Well, well, said Sir Charles, he is departed in Peace without it.

How, Sir, interrupted Arabella, is he dead then already? Alas! Why had he not the Satisfaction of seeing me before he expir'd, that his Soul might have departed in Peace? He would have been assur'd not only of my Pardon, but Pity also; and that Assurance would have made him happy in his last Moments.

Why, Niece, interrupted Sir Charles staring, you surprize me prodigiously: Are you in earnest?

Questionless I am, Sir, said she, nor ought you to be surpriz'd at the Concern I express for the Fate of this unhappy Man, nor at the Pardon I propos'd to have granted him; since herein I am justified by the Example of many great and virtuous Princesses, who have done as much, nay, haply more than I intended to have done, for Persons whose Offences were greater than Mr. Selvin's.

I am very sorry, Madam, said Sir Charles, to hear you talk in this Manner: 'Tis really enough to make one suspect you are ——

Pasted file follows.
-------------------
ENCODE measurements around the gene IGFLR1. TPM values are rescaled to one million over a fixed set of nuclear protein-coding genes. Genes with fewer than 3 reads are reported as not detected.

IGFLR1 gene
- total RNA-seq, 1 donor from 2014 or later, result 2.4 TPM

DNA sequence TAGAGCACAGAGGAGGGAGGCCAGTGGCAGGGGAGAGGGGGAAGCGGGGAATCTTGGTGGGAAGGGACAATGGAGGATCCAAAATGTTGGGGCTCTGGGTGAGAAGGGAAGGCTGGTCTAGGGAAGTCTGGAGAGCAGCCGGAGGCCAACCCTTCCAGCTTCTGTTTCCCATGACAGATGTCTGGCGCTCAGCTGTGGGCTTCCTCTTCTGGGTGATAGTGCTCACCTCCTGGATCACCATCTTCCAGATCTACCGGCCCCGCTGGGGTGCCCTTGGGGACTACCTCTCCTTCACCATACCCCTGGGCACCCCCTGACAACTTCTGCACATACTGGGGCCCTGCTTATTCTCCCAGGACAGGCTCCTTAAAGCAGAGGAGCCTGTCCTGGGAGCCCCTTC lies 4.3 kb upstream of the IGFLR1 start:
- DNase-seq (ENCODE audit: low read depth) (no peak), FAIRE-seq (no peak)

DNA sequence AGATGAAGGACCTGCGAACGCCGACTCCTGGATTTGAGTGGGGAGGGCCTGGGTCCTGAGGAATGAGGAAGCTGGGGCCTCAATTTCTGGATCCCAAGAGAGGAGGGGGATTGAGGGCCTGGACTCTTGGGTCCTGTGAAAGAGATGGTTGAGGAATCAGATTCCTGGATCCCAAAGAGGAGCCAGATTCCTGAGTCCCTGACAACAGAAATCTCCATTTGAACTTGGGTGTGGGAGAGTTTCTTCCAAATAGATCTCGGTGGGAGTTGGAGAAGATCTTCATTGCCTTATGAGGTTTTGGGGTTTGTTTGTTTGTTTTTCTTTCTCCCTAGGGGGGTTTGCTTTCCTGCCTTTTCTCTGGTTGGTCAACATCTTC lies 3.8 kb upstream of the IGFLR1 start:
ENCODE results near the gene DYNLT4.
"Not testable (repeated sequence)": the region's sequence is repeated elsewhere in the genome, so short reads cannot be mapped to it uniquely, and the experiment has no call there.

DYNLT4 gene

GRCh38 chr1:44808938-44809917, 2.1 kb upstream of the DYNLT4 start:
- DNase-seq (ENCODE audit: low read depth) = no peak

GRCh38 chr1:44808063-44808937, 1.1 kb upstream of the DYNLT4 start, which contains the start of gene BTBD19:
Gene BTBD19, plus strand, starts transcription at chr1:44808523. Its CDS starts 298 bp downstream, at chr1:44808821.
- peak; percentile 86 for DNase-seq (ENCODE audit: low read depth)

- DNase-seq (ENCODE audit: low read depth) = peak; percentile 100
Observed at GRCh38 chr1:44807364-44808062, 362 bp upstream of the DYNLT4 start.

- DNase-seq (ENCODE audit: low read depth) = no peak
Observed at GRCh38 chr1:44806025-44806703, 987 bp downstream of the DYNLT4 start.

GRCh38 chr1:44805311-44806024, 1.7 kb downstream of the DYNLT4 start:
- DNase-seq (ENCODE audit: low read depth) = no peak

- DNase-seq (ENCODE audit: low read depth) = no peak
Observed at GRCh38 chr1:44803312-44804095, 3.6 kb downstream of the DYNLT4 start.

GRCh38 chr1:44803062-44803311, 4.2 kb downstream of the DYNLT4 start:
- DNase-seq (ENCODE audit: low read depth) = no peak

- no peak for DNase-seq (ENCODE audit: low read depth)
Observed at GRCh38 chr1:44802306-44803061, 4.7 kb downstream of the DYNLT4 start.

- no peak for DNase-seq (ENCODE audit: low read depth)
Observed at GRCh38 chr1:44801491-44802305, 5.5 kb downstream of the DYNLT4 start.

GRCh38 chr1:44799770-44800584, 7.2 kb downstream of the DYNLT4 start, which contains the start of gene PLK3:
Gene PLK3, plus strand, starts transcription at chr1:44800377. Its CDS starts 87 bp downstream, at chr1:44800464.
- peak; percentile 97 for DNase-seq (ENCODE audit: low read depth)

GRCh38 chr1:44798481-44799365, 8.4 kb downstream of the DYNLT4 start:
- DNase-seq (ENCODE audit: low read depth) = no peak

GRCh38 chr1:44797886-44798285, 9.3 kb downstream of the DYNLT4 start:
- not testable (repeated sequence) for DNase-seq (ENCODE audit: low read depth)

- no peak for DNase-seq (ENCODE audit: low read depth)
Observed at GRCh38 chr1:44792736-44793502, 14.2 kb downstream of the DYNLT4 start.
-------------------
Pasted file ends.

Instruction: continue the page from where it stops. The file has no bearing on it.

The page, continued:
You do me great Injustice, Sir, interrupted Arabella, if you suspect me to be guilty of any unbecoming Weakness for this Man: If barely expressing my Compassion for his Misfortunes be esteem'd so great a Favour, what would you have thought if I had supported his Head on my Knees while he was dying, shed Tears over him, and discover'd all the Tokens of a sincere Affliction for him?

Good God! said Sir Charles, lifting up his Eyes, Did any body ever hear of any thing like this?

What, Sir, said Arabella, with as great an Appearance of Surprize in her Countenance as his had discover'd, Do you say you never heard of any thing like this? Then you never heard of the Princess of Media, I suppose ——

No, not I, Madam, said Sir Charles peevishly.

Then, Sir, resum'd Arabella, permit me to tell you, that this fair and virtuous Princess condescended to do all I have mention'd for the fierce Labynet, Prince of Assyria; who tho' he had mortally offended her by stealing her away out of the Court of the King her Father, nevertheless, when he was wounded to Death in her Presence, and humbly implor'd her Pardon before he died, she condescended as I have said, to support him on her Knees, and shed Tears for his Disaster — I could produce many more Instances of the like Compassion in Ladies almost as highly born as herself, tho' perhaps their Quality was not quite so illustrious, she being the Heiress of two powerful Kingdoms. Yet to mention only these ——